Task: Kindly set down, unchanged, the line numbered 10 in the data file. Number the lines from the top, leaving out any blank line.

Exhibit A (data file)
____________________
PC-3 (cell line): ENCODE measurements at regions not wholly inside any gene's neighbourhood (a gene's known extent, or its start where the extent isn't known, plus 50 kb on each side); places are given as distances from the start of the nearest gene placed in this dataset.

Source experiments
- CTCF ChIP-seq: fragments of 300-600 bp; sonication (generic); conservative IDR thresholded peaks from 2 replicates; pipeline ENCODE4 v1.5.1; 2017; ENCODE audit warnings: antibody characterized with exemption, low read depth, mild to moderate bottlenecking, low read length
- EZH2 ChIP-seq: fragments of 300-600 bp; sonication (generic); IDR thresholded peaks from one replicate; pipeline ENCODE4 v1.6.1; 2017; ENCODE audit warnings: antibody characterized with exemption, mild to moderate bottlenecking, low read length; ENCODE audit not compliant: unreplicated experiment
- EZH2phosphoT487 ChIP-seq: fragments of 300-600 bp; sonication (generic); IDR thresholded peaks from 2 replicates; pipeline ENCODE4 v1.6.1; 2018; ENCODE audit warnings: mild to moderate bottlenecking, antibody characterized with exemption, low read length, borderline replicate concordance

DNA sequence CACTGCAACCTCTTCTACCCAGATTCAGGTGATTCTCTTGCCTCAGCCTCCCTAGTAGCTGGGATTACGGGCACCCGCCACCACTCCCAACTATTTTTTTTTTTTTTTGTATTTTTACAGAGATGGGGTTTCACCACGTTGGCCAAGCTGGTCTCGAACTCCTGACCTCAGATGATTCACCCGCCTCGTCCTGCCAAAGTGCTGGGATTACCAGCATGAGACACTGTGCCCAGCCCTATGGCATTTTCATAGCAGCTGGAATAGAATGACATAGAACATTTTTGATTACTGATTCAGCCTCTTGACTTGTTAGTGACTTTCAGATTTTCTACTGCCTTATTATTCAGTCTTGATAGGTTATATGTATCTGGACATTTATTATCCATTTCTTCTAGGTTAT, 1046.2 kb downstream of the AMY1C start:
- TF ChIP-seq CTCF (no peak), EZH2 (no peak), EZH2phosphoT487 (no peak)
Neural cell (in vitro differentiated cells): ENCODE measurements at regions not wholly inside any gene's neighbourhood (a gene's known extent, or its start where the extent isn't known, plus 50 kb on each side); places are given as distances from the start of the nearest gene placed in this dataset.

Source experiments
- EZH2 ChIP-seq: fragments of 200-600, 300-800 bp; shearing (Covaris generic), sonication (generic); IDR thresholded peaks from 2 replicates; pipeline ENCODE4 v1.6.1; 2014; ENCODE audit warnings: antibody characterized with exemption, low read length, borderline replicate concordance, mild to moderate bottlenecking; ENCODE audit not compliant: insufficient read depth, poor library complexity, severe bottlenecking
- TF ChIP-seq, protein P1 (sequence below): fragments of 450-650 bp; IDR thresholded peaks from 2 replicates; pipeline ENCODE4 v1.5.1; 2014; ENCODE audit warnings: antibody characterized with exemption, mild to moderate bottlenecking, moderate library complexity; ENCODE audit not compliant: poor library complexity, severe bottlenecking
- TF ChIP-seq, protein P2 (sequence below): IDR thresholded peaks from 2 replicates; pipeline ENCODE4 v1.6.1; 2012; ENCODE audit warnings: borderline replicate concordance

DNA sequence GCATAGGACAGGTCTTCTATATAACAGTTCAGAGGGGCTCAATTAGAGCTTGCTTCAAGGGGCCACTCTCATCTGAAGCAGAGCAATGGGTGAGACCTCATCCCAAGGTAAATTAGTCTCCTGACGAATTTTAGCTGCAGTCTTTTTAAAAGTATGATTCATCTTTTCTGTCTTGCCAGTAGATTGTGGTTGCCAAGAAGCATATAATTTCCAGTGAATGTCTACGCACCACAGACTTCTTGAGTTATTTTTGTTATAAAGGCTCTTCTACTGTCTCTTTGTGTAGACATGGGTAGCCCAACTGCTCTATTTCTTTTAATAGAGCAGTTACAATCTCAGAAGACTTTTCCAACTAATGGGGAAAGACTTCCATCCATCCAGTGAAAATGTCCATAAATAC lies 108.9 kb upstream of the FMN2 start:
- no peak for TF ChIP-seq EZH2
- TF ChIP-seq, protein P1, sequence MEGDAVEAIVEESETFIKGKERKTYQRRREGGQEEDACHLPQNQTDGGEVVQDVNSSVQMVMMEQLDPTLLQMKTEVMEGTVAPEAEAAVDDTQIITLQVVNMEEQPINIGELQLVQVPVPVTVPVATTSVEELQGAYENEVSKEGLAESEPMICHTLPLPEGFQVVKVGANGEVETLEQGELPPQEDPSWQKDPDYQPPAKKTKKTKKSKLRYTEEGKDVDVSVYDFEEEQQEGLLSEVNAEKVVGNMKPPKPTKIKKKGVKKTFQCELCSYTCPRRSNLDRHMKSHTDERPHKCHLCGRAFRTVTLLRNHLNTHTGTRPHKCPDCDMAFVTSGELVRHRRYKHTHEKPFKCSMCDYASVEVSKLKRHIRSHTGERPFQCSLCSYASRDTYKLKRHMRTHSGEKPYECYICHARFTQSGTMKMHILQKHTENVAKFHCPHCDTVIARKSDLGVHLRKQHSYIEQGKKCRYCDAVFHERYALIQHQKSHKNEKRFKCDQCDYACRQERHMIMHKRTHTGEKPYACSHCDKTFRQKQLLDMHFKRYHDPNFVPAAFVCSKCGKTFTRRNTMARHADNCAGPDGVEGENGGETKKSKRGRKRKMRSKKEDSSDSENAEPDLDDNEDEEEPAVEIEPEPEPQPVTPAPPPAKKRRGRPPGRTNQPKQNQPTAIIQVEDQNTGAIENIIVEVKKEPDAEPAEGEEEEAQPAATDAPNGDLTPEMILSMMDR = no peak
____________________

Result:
- EZH2 ChIP-seq: fragments of 200-600, 300-800 bp; shearing (Covaris generic), sonication (generic); IDR thresholded peaks from 2 replicates; pipeline ENCODE4 v1.6.1; 2014; ENCODE audit warnings: antibody characterized with exemption, low read length, borderline replicate concordance, mild to moderate bottlenecking; ENCODE audit not compliant: insufficient read depth, poor library complexity, severe bottlenecking